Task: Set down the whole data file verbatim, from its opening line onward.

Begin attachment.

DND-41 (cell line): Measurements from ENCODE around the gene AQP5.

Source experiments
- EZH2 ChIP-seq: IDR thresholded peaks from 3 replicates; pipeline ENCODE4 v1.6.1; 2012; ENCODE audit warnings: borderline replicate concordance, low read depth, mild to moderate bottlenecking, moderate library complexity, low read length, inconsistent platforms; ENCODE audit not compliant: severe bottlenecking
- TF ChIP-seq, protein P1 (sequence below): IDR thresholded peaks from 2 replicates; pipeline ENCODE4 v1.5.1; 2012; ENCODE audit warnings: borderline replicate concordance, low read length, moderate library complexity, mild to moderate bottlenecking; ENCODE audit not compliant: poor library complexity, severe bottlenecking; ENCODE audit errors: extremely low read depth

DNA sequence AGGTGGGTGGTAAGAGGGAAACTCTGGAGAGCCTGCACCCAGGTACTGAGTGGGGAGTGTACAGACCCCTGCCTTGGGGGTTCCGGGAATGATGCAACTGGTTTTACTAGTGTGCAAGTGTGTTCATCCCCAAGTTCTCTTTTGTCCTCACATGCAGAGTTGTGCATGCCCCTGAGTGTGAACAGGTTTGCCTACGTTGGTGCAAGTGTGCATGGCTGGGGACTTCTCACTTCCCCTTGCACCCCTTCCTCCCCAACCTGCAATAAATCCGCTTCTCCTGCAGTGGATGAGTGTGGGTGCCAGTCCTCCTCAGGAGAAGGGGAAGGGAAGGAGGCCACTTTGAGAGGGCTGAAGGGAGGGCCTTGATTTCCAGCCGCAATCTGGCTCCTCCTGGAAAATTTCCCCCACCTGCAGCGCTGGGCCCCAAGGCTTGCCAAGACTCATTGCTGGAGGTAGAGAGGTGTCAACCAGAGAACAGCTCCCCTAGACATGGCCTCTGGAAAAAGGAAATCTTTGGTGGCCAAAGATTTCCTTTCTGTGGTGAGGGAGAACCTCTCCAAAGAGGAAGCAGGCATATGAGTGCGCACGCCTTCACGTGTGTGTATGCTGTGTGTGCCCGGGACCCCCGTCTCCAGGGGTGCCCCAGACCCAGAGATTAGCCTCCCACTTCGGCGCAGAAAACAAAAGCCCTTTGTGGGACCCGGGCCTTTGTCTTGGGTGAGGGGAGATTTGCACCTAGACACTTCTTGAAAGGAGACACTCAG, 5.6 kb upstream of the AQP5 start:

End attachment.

DND-41 (cell line): Measurements from ENCODE around the gene AQP5.

Source experiments
- EZH2 ChIP-seq: IDR thresholded peaks from 3 replicates; pipeline ENCODE4 v1.6.1; 2012; ENCODE audit warnings: borderline replicate concordance, low read depth, mild to moderate bottlenecking, moderate library complexity, low read length, inconsistent platforms; ENCODE audit not compliant: severe bottlenecking
- TF ChIP-seq, protein P1 (sequence below): IDR thresholded peaks from 2 replicates; pipeline ENCODE4 v1.5.1; 2012; ENCODE audit warnings: borderline replicate concordance, low read length, moderate library complexity, mild to moderate bottlenecking; ENCODE audit not compliant: poor library complexity, severe bottlenecking; ENCODE audit errors: extremely low read depth

DNA sequence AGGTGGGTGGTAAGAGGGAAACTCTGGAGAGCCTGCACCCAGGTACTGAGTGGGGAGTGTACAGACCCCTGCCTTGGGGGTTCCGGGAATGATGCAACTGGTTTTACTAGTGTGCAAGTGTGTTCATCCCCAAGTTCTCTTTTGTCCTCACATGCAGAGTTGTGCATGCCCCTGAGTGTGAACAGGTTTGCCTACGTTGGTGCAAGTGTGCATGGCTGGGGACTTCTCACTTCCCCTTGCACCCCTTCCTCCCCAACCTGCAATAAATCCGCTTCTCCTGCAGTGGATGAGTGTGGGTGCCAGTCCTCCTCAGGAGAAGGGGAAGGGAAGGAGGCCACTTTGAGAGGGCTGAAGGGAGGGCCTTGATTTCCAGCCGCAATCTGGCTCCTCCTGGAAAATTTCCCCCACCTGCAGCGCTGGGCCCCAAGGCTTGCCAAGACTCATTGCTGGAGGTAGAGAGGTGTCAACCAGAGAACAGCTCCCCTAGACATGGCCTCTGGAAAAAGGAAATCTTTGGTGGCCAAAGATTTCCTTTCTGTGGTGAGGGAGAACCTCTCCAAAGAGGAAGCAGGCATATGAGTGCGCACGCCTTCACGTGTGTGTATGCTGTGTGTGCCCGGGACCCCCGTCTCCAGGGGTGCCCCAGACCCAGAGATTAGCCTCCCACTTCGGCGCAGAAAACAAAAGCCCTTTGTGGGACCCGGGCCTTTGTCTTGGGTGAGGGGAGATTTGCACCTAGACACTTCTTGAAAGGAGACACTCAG, 5.6 kb upstream of the AQP5 start: